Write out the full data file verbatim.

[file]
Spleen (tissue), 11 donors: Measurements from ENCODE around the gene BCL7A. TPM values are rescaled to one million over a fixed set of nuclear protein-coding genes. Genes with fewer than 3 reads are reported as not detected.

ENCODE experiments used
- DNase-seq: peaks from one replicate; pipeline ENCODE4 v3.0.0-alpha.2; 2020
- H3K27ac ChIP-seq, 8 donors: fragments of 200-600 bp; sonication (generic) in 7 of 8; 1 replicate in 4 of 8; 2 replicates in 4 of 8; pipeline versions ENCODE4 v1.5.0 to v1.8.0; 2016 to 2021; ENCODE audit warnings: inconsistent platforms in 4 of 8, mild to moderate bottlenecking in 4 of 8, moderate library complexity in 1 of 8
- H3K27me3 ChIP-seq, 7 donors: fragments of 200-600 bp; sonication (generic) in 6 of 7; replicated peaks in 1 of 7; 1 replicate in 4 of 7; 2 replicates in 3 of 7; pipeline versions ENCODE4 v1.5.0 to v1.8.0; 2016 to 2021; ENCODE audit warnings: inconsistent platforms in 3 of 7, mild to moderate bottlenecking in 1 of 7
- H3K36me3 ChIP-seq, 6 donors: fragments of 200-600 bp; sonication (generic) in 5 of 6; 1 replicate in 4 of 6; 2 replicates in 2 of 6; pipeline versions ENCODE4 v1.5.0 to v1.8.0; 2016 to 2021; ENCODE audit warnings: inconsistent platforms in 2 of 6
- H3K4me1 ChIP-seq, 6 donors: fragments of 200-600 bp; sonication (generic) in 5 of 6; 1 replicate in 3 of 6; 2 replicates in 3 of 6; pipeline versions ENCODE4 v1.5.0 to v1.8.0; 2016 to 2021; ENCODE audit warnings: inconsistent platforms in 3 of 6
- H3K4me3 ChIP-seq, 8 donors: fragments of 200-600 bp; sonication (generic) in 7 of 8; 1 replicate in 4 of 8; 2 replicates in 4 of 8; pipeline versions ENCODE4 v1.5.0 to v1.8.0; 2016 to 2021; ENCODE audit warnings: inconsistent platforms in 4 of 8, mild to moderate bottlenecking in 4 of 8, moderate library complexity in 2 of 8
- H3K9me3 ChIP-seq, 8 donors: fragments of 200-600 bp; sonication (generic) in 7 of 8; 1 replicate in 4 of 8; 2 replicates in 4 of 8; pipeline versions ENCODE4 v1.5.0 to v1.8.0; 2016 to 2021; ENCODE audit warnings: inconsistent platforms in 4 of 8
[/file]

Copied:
Spleen (tissue), 11 donors: Measurements from ENCODE around the gene BCL7A. TPM values are rescaled to one million over a fixed set of nuclear protein-coding genes. Genes with fewer than 3 reads are reported as not detected.

ENCODE experiments used
- DNase-seq: peaks from one replicate; pipeline ENCODE4 v3.0.0-alpha.2; 2020
- H3K27ac ChIP-seq, 8 donors: fragments of 200-600 bp; sonication (generic) in 7 of 8; 1 replicate in 4 of 8; 2 replicates in 4 of 8; pipeline versions ENCODE4 v1.5.0 to v1.8.0; 2016 to 2021; ENCODE audit warnings: inconsistent platforms in 4 of 8, mild to moderate bottlenecking in 4 of 8, moderate library complexity in 1 of 8
- H3K27me3 ChIP-seq, 7 donors: fragments of 200-600 bp; sonication (generic) in 6 of 7; replicated peaks in 1 of 7; 1 replicate in 4 of 7; 2 replicates in 3 of 7; pipeline versions ENCODE4 v1.5.0 to v1.8.0; 2016 to 2021; ENCODE audit warnings: inconsistent platforms in 3 of 7, mild to moderate bottlenecking in 1 of 7
- H3K36me3 ChIP-seq, 6 donors: fragments of 200-600 bp; sonication (generic) in 5 of 6; 1 replicate in 4 of 6; 2 replicates in 2 of 6; pipeline versions ENCODE4 v1.5.0 to v1.8.0; 2016 to 2021; ENCODE audit warnings: inconsistent platforms in 2 of 6
- H3K4me1 ChIP-seq, 6 donors: fragments of 200-600 bp; sonication (generic) in 5 of 6; 1 replicate in 3 of 6; 2 replicates in 3 of 6; pipeline versions ENCODE4 v1.5.0 to v1.8.0; 2016 to 2021; ENCODE audit warnings: inconsistent platforms in 3 of 6
- H3K4me3 ChIP-seq, 8 donors: fragments of 200-600 bp; sonication (generic) in 7 of 8; 1 replicate in 4 of 8; 2 replicates in 4 of 8; pipeline versions ENCODE4 v1.5.0 to v1.8.0; 2016 to 2021; ENCODE audit warnings: inconsistent platforms in 4 of 8, mild to moderate bottlenecking in 4 of 8, moderate library complexity in 2 of 8
- H3K9me3 ChIP-seq, 8 donors: fragments of 200-600 bp; sonication (generic) in 7 of 8; 1 replicate in 4 of 8; 2 replicates in 4 of 8; pipeline versions ENCODE4 v1.5.0 to v1.8.0; 2016 to 2021; ENCODE audit warnings: inconsistent platforms in 4 of 8